• Staying Engaged: Even if you haven’t qualified, stay engaged and active. Show the government that you’re committed to remaining in Canada. When the program reopens, your continued engagement may strengthen your application.

Testing for English

  • Stay Calm and Relaxed: Many caregivers get nervous and overwhelmed during the English test, leading to failure. Try to stay calm and relaxed during the exam to perform your best.
  • Mental Preparation: Mental preparation is essential for success. Take time to review and familiarize yourself with the test format and content.
  • Utilize Review Materials: There are many tools available online to help you prepare for the English test. Utilize review materials such as practice tests, study guides, and online tutorials.
  • Practice Regularly: If you have spare time during the day, use it to practice and study for the English test. Regular practice can help improve your skills and confidence.

What Happens to Caregivers When Programs Close and They’re Not Yet PR

If caregivers find themselves unable to qualify for permanent residency, there are still options available to maintain their legal status in Canada.

  • Application for Work Permit Extension: Caregivers can submit an application for an extension of their work permit. This allows them to continue working legally in Canada, provided they have ongoing employment with their current employer who is willing to offer continuous employment.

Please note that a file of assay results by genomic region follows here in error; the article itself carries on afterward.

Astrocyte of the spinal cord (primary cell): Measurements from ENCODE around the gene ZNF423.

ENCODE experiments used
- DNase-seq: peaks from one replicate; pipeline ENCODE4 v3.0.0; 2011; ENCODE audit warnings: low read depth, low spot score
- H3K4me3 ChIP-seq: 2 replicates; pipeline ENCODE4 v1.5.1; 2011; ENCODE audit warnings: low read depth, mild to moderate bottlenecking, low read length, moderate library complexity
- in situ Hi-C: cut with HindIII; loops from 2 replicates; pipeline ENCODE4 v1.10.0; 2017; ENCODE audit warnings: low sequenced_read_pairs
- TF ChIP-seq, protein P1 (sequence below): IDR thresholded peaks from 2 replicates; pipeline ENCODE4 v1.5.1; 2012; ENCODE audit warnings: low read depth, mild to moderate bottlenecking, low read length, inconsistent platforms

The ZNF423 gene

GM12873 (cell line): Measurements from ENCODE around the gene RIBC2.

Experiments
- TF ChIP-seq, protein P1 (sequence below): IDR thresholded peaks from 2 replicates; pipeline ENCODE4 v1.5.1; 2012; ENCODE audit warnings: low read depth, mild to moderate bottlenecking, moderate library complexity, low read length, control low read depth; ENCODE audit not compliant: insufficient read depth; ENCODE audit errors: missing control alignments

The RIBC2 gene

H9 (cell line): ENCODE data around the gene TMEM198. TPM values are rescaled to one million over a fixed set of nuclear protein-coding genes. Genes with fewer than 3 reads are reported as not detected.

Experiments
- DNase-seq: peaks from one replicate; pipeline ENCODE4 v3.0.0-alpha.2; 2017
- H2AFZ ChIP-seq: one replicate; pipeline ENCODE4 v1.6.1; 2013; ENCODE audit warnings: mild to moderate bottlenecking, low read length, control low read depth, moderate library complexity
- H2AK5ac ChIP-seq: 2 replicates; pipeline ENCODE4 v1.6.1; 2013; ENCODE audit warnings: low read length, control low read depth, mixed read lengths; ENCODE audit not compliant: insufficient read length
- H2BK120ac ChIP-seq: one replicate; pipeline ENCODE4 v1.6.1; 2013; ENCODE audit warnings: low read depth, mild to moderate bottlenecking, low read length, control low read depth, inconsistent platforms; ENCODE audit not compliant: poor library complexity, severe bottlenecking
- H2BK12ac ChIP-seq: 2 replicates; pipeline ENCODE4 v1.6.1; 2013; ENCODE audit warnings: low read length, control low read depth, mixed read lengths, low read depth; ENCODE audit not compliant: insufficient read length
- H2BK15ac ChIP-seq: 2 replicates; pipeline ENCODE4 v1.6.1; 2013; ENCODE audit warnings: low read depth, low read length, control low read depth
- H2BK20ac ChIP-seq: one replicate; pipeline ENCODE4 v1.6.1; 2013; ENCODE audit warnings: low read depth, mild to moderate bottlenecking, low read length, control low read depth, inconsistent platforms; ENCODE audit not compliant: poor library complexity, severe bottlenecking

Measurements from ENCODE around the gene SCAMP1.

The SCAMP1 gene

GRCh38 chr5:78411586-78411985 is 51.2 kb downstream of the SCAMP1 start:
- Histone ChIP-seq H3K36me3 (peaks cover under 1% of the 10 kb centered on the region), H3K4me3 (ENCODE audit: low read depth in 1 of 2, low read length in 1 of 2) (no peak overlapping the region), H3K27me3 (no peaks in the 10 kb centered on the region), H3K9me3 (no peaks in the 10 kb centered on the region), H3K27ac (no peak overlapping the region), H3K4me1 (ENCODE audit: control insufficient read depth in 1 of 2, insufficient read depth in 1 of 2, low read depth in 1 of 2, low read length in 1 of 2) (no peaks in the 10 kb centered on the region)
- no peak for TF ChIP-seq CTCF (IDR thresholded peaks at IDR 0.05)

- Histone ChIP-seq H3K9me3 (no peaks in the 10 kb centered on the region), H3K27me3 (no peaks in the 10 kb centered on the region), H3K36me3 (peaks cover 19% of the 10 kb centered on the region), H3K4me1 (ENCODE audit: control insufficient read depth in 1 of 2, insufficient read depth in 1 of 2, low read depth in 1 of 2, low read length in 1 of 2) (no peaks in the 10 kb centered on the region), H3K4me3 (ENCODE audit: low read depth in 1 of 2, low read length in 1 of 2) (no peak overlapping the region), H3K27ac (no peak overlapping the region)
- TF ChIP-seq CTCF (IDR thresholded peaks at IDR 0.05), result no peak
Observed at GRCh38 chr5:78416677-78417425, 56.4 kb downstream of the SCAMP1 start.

• Consideration for Future Opportunities: If caregivers are unable to secure a Labour Market Impact Assessment (LMIA) for permanent residency, they can continue working with their current employer until the program reopens. When the caregiver immigration pathway becomes available again, they can reapply for permanent residency.
  • Exploring Humanitarian and Compassionate Grounds: In some cases, individuals facing exceptional circumstances may be eligible to apply for permanent residency on humanitarian and compassionate grounds. However, this option is typically reserved for individuals from war-torn countries facing dire situations. Unfortunately, caregivers from the Philippines, as a non-war-torn country, do not qualify for this route.

The journey to permanent residency for caregivers in Canada is riddled with challenges. From language proficiency tests to program closures, caregivers face numerous obstacles. Despite these hurdles, caregivers demonstrate resilience and determination. Advocating for fair pathways to permanent residency is essential to support caregivers in their pursuit of a better future in Canada.